Democrats may have won a numerical majority of 32 in the State Senate, with the 8th District victory of John Brooks over incumbent Republican Michael Venditto, but they will still not be the ones in power.
On Jan. 2 a group of seven Democratic senators, known as the Independent Democratic Conference, stated that it would caucus with Republicans to form a majority coalition.
“This bipartisan coalition will represent every county across New York, ensuring that every New Yorker has a voice in the Senate,” said Candice Giove, the director of communications for the IDC, in a statement.
Four Democrats formed the IDC in 2011 in response to partisanship. One year later, the IDC joined forces with Republicans when they failed to create a majority, under an agreement that the senate majority leader and the leader of the conference would share authority.
“They felt that … the Democrats who were controlling things in Albany were too left and too New York City centric, so they tried to carve out a middle ground and the Republicans were smart enough to make a deal with them when they absolutely needed the votes,” said Lawrence Levy, the executive dean of the National Center for Suburban Studies at Hofstra University.
As a result of the agreement, Republicans must moderate their legislation, which gives members of the IDC more influence on the legislative process than other Democrats.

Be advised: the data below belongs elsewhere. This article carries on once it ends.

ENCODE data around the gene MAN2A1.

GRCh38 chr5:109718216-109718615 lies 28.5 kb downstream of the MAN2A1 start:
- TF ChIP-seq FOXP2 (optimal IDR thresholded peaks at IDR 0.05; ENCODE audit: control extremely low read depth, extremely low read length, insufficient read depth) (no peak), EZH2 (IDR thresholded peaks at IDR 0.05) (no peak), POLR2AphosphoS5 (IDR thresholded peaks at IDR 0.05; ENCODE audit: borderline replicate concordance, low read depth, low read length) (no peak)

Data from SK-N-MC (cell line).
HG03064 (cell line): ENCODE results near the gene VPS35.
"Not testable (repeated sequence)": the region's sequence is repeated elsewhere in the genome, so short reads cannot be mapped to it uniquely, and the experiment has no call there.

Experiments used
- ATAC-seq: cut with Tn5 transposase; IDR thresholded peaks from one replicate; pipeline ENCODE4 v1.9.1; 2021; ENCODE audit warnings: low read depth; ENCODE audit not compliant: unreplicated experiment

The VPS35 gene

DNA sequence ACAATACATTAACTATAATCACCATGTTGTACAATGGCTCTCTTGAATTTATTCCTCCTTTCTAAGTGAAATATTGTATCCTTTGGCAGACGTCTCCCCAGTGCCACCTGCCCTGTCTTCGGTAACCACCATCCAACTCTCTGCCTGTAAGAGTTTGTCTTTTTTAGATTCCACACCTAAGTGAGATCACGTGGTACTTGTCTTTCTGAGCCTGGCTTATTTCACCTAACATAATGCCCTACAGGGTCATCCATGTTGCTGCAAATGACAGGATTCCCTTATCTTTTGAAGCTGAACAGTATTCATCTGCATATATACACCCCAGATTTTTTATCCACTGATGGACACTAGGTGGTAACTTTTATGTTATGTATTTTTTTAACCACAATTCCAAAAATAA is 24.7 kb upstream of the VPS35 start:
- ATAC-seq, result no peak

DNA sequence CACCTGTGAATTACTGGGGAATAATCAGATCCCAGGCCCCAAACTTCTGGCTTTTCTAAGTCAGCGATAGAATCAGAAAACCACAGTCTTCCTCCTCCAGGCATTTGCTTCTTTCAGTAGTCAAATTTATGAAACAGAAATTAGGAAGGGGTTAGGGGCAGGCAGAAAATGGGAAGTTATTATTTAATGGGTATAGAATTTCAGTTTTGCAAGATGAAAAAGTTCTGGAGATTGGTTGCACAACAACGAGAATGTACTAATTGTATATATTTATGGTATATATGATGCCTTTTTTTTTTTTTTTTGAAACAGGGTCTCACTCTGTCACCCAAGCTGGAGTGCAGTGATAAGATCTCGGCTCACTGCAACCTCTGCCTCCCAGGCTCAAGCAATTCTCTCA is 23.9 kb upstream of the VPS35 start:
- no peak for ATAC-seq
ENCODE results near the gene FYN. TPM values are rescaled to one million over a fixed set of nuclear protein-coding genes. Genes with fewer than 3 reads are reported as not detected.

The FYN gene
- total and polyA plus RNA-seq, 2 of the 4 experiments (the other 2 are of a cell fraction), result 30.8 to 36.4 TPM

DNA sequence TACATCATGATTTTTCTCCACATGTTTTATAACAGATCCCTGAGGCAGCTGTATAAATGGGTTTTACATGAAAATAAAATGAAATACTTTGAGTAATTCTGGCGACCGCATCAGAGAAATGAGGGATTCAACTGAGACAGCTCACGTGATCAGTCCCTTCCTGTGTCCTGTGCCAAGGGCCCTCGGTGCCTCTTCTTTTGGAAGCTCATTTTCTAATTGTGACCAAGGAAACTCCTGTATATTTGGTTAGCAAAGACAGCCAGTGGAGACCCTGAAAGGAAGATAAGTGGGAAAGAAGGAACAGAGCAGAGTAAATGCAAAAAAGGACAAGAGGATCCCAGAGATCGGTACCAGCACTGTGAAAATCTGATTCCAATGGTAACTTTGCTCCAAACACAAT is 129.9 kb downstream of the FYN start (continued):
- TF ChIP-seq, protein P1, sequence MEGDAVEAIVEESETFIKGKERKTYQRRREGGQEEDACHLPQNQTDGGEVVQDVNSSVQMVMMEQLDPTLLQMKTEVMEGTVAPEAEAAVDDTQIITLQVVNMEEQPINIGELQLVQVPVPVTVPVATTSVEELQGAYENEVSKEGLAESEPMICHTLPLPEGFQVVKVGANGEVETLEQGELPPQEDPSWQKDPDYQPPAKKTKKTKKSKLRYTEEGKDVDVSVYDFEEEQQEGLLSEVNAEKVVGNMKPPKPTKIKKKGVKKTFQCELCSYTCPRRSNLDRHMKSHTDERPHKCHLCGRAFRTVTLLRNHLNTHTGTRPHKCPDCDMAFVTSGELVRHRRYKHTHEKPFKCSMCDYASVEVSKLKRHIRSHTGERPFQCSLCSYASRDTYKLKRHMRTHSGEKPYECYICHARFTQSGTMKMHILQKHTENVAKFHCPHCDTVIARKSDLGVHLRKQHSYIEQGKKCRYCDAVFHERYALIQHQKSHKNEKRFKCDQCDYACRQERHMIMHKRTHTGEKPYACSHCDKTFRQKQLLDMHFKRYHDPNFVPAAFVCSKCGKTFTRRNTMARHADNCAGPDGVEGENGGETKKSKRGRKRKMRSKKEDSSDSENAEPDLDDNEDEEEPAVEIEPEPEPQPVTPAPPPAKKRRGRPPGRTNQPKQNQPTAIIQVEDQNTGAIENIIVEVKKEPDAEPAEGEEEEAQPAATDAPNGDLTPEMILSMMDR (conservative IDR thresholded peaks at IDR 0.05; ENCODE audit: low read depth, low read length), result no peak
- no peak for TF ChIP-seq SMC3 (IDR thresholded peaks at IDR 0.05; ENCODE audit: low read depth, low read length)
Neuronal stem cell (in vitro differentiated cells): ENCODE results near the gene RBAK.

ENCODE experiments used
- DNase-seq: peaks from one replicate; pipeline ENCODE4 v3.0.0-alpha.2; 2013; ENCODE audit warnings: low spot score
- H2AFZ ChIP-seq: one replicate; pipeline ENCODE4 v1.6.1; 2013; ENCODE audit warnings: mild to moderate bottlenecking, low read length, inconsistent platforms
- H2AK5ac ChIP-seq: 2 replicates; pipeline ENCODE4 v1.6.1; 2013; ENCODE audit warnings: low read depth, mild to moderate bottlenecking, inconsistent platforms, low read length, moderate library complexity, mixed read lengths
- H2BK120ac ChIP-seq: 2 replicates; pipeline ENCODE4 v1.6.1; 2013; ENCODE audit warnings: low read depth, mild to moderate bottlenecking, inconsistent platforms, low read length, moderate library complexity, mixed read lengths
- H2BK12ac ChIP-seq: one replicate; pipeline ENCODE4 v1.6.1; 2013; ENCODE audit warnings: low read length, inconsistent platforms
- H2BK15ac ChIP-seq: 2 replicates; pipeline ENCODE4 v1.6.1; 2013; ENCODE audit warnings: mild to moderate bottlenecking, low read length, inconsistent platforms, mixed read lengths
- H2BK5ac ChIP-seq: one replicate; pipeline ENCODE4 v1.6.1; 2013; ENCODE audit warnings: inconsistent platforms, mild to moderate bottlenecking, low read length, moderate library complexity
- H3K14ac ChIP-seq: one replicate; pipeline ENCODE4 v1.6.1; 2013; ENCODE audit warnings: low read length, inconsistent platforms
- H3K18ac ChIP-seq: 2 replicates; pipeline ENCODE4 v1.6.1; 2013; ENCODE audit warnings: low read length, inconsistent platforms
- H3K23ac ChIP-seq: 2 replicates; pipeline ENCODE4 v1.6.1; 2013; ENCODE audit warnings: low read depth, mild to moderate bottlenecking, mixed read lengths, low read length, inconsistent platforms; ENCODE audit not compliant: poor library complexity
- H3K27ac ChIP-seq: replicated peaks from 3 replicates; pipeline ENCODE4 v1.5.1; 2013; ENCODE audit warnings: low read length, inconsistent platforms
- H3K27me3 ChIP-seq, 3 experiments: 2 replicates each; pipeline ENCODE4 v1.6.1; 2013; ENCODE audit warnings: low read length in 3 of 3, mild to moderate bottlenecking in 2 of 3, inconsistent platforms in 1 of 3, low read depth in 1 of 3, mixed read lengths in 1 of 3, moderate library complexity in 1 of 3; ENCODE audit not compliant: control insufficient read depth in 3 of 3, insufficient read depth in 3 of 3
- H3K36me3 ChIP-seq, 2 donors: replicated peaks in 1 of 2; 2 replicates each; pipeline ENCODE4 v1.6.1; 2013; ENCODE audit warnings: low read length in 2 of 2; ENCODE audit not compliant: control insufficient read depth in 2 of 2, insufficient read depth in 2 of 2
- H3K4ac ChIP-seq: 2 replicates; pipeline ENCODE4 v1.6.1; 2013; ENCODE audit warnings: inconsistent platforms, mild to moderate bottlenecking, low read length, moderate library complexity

“Think of it this way: if you are a part of a small group of people who are going to switch the power one way or another, you have more influence. Now, if you break away and vote against your interest and vote with the caucus, that is the Republican caucus, there is a lot more negotiation that has to happen to get legislation passed,” said Craig Burnett, an assistant political science professor at Hofstra University.
To regain their influence some Democrats urged Gov. Andrew Cuomo to help unify senate Democrats, but Cuomo refused to get involved in senate affairs.
“We are very disappointed that they went with the Republicans. They should have stayed with the Democrats, especially in the time of Trump, when we have to see that New York state doesn’t go backwards,” said Lisa Tyson, the president of the Long Island Progressive Coalition.
Members of the IDC were not the only Democrats to align themselves with senate Republicans, however. In November, Sen. Simcha Felder, who represents parts of Brooklyn, announced on the television program “Capital Tonight” that he would continue to caucus with the Republicans as he had for the past four years.
With the help of these Democrats, Republicans have a comfortable margin to pass their legislation under Senate Majority Leader John Flanagan.
Brooks will be sworn in as Senator for District 8 on Jan. 6.